Standards of Excellence

Breed Standard

101. The Breed Standard accepted by the Association is as outlined in the following paragraphs. This standard has been compiled from the book How to Select Percherons, Cook & Gonmley published by Percheron Horse Association of America and from Stud Book of Percherons in Australia, Vol.3.


102. The Percheron is essentially a heavy "cold-blood" horse, possessing great muscular development and ample bone of good quality, combined with style and activity, giving a general impression of refinement, balance and power. The coat should be fine, short and lustrous.

The Head

103. The head should be of medium size, and show quality with great bone definition, have a deep cheek and relatively fine muzzle showing an overall wedge shape, fairly broad between the eyes with an alert, pointed ear of medium size and not overly long from eye to nose, and lustrous coat. The eye should be large and kind. The vital strength of an animal is reflected in the eye. The jaw should be clean cut and never unduly heavy. The stallion should have a bolder more masculine appearance.

Slope of Shoulder

104. A slope of about 45 degrees is required for the horse to lift its head naturally. A shoulder that is too upright doesn't allow this and restricts foreleg movement and holds for a rough jolting pace.

Slope of Pasterns

105. The pastern that is fairly long and slopes at about 55 degrees is one that usually stays sound longer because it has more spring in the stride. Pastern and hoof should be at the same angle. Smoothness of the pastern is as important as slope and length. Rough pasterns may indicate the presence of sidebone. Long sloping hind pasterns not only makes for soundness but also better action, however, hind pasterns are always more upright than the front pasterns. When short and straight the hind pastern is more likely to become unsound than one with more length and with a 45 degree angle slope.

Amount of Bone

106. Percherons must have plenty of bone and it is of utmost importance in stallions. The cannon should be comparatively short but must appear broad as a result of the carpus (knee) and fetlock being wide. Lack of bone is a serious defect.

The Back

107. A relative short straight back is the optimum, coupled with a strong smooth loin. The long back is associated with weakness, however, strength and top line muscling is a more important indicator of strength than absolute length.

Depth of Body & Leg Length

108. The horse should be as deep from the top of the withers to the base of its chestline as from this point to the ground.

The Croup

109. The croup should be long and fairly level with a well muscled hip.

Set of Hocks

110. The hocks should be held relatively close together, both at the walk and the trot, as well as when standing and cannons must be parallel and more up and down like a pair of pistons with no sideways travel.

Set of Legs

111. The hind legs should be directly beneath the horse. Legs should not be wide apart at each corner. The hind feet should point slightly out so that there is no interference of belly or stifle. Front feet should move in a direct line without excessive paddling or plaiting.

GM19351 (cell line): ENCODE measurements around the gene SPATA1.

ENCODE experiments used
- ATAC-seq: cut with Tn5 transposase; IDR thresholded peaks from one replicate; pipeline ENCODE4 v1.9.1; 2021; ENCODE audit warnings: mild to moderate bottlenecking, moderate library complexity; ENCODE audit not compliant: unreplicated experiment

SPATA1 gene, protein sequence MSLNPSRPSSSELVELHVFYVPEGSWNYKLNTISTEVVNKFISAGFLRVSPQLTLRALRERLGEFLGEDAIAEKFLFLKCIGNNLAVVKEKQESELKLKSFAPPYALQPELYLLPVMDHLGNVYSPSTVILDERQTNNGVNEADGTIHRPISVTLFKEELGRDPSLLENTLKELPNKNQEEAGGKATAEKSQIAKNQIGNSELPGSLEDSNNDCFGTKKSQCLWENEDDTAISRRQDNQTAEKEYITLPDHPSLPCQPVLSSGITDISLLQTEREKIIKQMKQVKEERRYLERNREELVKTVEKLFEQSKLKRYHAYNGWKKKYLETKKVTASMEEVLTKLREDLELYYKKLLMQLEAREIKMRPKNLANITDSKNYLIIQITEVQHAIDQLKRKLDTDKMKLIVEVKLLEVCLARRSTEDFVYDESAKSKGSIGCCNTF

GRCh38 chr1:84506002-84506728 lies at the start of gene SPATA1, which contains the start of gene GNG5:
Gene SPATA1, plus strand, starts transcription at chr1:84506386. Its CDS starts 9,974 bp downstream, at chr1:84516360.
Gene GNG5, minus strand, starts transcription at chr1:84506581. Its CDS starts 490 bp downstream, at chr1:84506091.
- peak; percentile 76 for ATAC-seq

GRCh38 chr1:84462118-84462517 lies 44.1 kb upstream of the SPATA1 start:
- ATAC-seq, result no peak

The Feet

112. A large round hard black horn foot, with a minimum of white is required. It should be moderately deep at the heel with a good frog. A shallow frog usually goes with a narrow heel. The lack of size seems to go with lameness, side bones and ring bones. All four feet must be in a true line beneath the body without swingout of line (paddling). Toe out is likely to interfere and a pigeon toed horse frequently develops side bones on the outside corners. The front and hind feet should be sufficiently far apart to keep from striking either at the walk or trot.

Depth of Chest

113. A wide deep chest is essential. This gives greater lung and heart capacity. However, shoulder should fit in smoothly with the rest of the body and should not stand out or forward at the corners. A narrow chest in a Percheron is as serious defect as a hollow chest in a human.


114. Colour of the breed is grey or black, with a minimum of white, especially on the lower leg and feet. The colour chestnut occasionally appears when two animals carrying this colour are joined. Stallions of colour, other than grey or black, are not eligible for entry into the Stud Book.

The Body

115. The neck should be strong with good length of rein, and a full arched crest in stallions. The chest should be with deep well laidback shoulder. The back should be strong and short; wide ribs and be deep, at the flanks; hind quarters of good width and croup long from hip to tail; avoiding any suggestion of a goose rump.


116. Action is the essence of the Percheron. The walk is to be a long aggressive smooth and true stride. This shows determination and willingness. All joints should flex adequately; the hocks must be kept well together and under control and carried so that the cannons travel up and down parallel. The feet should be picked up with a reasonable degree of snap, carried forward in a straight line and then placed squarely on the ground. Action at the trot should show length, forwardness, trueness and smoothness of stride that is characteristic of efficiency. The hind feet should track up well and land on or in front of the hoof print.


117. Kind and docile with intelligent alterness and animated spirit, showing no sign of sluggishness or dullness. The Percheron has the ability to work and maintain condition because of its strong constitution and good temperament, which denotes an almost complete lack of nervous tension.


118. Minimum height for mares is 15.2hh, for stallions 16hh.

Minimum of White

119. Minimum of white - one white sock and/or a white star.